With the induction of INS Vikrant, the Indian Navy is looking for a potent carrier-based fighter. With MiG-29Ks facing some issues, the Indian Navy is evaluating French Dassault Rafale-M fighters against Boeing’s F-18 Super Hornets.
India will test American F/A-18E Super Hornets as probable future fighters embarked for the new nationally produced INS Vikrant aircraft carrier. According to the sources, the Indian Navy has in fact requested two F / A-18E Super Hornet fighters from the United States for a series of tests.
Towards the end of May (May 21), two Super Hornets will arrive at the ground test complex for the practice of take-off and landing of embarked aircraft (NITKA) of the Indian Navy of Hansa, in the state of Goa.
Note that the Americans were aware of the Indian interest in aircraft carrier-based F/A-18E Super Hornet fighters, so at the end of 2020 they independently proceeded to test them by making a series of take-offs on a ground jump built at the US. Naval Air Station in Patuxent River, Maryland.
Certainly the F/A-18E Super Hornet was designed to take off from conventional airports or from the deck of an aircraft carrier using a steam or electromagnetic catapult but the situation is different for the INS Vikrant.
The new Indian aircraft carrier is in fact of the STOBAR type (Short Take-Off But Arrested Recovery, in Italian short take-off and assisted stop), halfway between the short take-off and vertical landing aircraft carriers (STOVL), like the Italian Cavour as much to be clear and the catapult aircraft carriers CATOBAR (Catapult Assisted Take Off Barrier Arrested Recovery, in Italian catapult assisted take-off but recovery with arrest cables), such as the large US aircraft carriers.
The American embarked fighter has so far operated precisely from the American CATOBARs but not from the STOBARs and therefore will have to demonstrate in India that it can do so easily up to the maximum take-off weight allowed. Technically feasible operation but operationally all to be verified.
Boeing therefore intends to push the Russian MiGs out of the Indian market with the aim of supplying New Delhi with its F/A-18 Super Hornet instead of the MiG-29K and thus equipping the new aircraft carrier of the Indian Navy.
A US effort that fits into the broader context of Washington’s pressure on New Delhi to reduce the close economic, military and energy ties with Russia.
Among the candidates, in addition to MiG which proposes a new batch of MiG-29K / KUB already operational for some time on the first Indian aircraft carrier INS Vikramaditya, there is also Paris at stake with the embarked version of the Dassault Rafale-M (Rafale-Maritime) already supplied to the De Gaulle aircraft carrier of the National Navy.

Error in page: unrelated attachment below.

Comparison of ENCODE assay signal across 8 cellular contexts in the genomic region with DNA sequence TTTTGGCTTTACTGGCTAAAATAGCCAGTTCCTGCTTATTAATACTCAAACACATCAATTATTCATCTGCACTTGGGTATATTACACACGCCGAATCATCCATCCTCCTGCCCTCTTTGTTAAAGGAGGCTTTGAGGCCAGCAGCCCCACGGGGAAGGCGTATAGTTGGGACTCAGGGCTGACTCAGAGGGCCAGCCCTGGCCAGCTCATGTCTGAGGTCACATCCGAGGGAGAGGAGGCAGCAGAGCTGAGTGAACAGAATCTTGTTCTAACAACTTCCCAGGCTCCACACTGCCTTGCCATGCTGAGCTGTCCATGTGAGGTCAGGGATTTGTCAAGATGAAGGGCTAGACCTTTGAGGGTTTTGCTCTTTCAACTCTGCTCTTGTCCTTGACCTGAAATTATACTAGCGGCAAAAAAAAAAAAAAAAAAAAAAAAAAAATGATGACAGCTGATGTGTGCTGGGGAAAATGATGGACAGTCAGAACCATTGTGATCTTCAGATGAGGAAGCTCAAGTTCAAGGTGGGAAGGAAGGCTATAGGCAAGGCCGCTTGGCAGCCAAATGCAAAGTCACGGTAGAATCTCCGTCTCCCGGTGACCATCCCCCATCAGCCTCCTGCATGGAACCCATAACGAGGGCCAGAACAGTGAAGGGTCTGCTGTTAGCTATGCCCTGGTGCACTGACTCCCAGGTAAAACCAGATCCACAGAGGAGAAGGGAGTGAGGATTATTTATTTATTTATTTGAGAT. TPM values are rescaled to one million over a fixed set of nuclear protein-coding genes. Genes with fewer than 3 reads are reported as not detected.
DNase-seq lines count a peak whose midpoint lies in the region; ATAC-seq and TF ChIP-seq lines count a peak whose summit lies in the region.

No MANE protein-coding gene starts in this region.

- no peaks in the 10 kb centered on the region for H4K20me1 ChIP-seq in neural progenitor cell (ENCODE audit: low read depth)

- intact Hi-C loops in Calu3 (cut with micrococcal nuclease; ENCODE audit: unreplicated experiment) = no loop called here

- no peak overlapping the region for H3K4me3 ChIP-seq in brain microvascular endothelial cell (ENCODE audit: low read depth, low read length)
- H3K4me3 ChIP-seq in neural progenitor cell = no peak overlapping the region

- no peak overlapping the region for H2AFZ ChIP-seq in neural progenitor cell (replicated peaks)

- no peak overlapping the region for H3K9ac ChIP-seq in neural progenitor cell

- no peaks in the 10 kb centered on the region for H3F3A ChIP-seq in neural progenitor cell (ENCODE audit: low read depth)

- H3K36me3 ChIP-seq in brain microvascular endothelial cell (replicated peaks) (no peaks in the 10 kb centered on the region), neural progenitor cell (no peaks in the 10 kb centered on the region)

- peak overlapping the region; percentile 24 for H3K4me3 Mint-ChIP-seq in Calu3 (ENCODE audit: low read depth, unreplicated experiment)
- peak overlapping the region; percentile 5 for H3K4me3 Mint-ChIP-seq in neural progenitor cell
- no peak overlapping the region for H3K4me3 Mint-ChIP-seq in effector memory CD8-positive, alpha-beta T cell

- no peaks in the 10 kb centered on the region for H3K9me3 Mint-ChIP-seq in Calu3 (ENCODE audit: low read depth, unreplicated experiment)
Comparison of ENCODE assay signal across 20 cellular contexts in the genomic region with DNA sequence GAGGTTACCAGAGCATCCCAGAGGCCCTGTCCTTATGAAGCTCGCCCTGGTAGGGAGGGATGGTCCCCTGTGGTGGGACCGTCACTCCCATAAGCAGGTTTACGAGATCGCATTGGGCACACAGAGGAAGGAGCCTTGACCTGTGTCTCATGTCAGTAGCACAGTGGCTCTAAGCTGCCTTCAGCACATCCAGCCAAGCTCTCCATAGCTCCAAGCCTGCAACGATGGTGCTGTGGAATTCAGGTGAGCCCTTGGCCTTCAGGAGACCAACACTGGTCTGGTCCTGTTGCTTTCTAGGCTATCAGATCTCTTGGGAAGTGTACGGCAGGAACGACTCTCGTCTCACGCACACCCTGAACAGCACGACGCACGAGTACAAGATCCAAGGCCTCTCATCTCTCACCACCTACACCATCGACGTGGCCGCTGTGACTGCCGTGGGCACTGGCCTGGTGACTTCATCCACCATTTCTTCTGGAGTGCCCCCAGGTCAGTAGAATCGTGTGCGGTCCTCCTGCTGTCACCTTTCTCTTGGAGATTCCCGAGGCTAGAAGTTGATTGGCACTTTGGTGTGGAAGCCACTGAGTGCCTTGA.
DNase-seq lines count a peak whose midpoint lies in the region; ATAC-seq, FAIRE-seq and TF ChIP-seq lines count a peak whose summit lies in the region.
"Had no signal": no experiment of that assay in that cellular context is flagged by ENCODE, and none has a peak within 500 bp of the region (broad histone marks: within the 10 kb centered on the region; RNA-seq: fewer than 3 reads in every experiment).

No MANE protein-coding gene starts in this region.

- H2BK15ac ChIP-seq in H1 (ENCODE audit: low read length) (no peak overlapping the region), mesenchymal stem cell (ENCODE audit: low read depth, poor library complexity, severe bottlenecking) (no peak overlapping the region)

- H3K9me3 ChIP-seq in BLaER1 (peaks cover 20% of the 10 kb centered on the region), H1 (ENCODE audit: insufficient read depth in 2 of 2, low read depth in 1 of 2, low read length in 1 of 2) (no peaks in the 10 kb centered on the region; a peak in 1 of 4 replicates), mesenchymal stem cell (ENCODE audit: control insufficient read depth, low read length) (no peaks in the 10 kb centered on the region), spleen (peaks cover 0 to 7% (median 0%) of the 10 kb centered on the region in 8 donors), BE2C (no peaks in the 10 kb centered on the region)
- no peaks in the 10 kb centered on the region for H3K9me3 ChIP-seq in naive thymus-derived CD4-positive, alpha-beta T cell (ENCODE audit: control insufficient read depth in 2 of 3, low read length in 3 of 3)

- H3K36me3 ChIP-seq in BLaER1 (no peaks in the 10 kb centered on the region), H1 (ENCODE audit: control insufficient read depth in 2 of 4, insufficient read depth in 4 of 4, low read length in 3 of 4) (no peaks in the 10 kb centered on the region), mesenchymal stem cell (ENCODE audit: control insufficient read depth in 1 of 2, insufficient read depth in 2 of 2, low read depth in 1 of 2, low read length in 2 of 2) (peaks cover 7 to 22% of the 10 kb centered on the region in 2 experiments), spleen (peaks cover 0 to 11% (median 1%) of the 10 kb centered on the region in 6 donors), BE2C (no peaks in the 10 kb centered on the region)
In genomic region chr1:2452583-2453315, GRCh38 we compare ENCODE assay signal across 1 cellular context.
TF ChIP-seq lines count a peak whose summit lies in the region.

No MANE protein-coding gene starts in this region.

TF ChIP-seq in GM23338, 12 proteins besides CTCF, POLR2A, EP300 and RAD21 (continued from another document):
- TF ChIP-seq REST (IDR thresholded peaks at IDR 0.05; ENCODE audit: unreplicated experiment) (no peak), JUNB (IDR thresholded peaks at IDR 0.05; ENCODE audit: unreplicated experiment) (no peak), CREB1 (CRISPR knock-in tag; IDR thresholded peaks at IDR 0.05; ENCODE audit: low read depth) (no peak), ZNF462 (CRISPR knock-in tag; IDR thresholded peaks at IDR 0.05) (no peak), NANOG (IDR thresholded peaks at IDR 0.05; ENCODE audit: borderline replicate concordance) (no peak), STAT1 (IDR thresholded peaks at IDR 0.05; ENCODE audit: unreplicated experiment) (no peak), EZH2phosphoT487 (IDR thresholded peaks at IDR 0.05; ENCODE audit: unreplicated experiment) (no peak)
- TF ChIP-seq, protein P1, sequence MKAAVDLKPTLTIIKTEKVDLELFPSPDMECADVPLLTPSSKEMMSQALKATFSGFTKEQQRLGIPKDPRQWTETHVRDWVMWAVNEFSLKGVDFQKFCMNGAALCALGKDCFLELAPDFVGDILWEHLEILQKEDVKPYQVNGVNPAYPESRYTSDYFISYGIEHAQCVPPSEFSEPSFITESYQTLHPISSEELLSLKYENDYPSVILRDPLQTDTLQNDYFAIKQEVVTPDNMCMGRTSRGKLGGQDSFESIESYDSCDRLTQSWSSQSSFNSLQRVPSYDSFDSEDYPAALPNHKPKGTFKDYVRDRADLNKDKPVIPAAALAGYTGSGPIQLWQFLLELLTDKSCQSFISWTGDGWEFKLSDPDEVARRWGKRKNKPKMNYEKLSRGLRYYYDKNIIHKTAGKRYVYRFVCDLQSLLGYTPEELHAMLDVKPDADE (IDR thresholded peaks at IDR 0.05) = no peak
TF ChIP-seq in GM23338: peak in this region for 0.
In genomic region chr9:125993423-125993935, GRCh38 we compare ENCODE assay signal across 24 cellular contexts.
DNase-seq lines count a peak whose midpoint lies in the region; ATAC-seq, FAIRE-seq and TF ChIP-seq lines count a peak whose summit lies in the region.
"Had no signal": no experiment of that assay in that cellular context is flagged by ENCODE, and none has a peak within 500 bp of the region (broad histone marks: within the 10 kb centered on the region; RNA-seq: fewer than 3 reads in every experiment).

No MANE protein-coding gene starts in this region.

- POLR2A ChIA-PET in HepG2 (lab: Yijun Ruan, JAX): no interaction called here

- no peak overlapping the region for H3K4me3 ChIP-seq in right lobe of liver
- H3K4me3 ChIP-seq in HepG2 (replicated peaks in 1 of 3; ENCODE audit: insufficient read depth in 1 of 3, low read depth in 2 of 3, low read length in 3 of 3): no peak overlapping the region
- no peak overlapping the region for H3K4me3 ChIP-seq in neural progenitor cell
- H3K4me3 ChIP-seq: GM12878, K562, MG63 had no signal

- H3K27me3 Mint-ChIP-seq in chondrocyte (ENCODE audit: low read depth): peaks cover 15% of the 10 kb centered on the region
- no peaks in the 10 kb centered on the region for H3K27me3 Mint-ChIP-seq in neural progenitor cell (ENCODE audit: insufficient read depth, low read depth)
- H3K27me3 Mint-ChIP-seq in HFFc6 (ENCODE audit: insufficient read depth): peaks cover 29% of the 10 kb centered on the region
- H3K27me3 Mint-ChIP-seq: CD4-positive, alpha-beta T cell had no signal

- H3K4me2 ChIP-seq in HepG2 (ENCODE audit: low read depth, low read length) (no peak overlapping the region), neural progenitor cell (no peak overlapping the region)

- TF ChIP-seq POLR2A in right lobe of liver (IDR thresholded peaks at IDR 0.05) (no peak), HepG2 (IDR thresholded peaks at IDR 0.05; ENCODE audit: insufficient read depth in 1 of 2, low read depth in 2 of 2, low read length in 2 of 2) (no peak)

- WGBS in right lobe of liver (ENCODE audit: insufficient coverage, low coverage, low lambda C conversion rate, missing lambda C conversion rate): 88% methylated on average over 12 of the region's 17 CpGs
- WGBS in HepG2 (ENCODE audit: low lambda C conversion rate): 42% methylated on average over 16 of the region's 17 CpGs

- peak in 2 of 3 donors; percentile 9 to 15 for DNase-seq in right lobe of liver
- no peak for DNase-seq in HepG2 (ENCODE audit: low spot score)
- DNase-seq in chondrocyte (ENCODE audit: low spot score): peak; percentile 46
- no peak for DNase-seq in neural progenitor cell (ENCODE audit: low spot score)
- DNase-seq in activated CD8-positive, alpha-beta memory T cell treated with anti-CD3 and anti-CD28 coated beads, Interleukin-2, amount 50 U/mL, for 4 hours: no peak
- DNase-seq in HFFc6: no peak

Moreover, India already opearting 36 Rafale F3R in the ranks of the Indian Air Force and the French fighter aircraft has struck a remarkable series of orders (Croatia, United Arab Emirates, Greece and Indonesia as well as Egypt, India and Qatar) and that between the other has already been tested in India in take-off operations from the aforementioned NITKA complex in Hansa.
Both US F-18 and French Rafale-M are carrier-capable fighters in consideration for India’s second aircraft carrier, INS Vikrant, which will be commissioned on August 15, 2022 by Prime Minister Narendra Modi.
The Indian Navy as of now has plans to buy 26 fighters on a government-to-government basis as the ADA designed indigenous twin-engine deck-based fighter may be ready for trials by the end of this decade.
With China building its third aircraft carrier indigenously, India needs a minimum of two aircraft carriers to project dominance in the Indo-Pacific along with other QUAD partners. The Indian plan is to station one carrier group each on the western and eastern seaboard with forward deployment capability in Andamans and Nicobar Islands.
Which one is better?
The highly capable and versatile F-18 Super Hornet can fit into both elevators of IAC-1 with folded wings. A maximum of eight two-seater F-18 fighters are capable of launching from the deck of both Vikrant or Vikramaditya unlike Rafale-M two-seaters, which can only operate from shore-based facility and thus losing one-third of its combat capacity. This means while F-18 twin-seater fighters can be launched from carrier deck during war, the twin-seater Rafale-M fighters can only be launched from the shore.
Although the two aerial platforms under consideration of the Indian Navy can carry massive weapon loads, long-range air to air missiles and air to ground weapons, the F/A-18 Hornet can carry up to four anti-submarine missiles as compared to one by the Rafale-M fighter. Both are proven 4.5 generation fighters with F-18 having a huge successful history of combat over high seas and land.
However in all probability, the MiG 29K would be first to do its carrier compatibility trials in order to get the ship operational with the existing inventory of MiGs first (one in hand is better than two in the bush is a famous saying).
Another important aspect of the trials would be the handling of these aircraft on the deck of Vikrant. How quickly and how many aircraft can be parked on the deck and how many in the hangar, the ability of these aircraft to fit into the deck edge lift for movement to and from hangar to the flight deck.
There have been reports of some issues with the wingspan of aircraft and its ability to fit onto the lift, particularly the Super Hornet. One assumes that these issues would have been addressed by the manufacturer. If selected Rafale would offer ease of maintenance considering that the Indian Air Force is operating a land-based version of the same aircraft, there would be a commonality of many equipment and components, better logistics, and engineering support.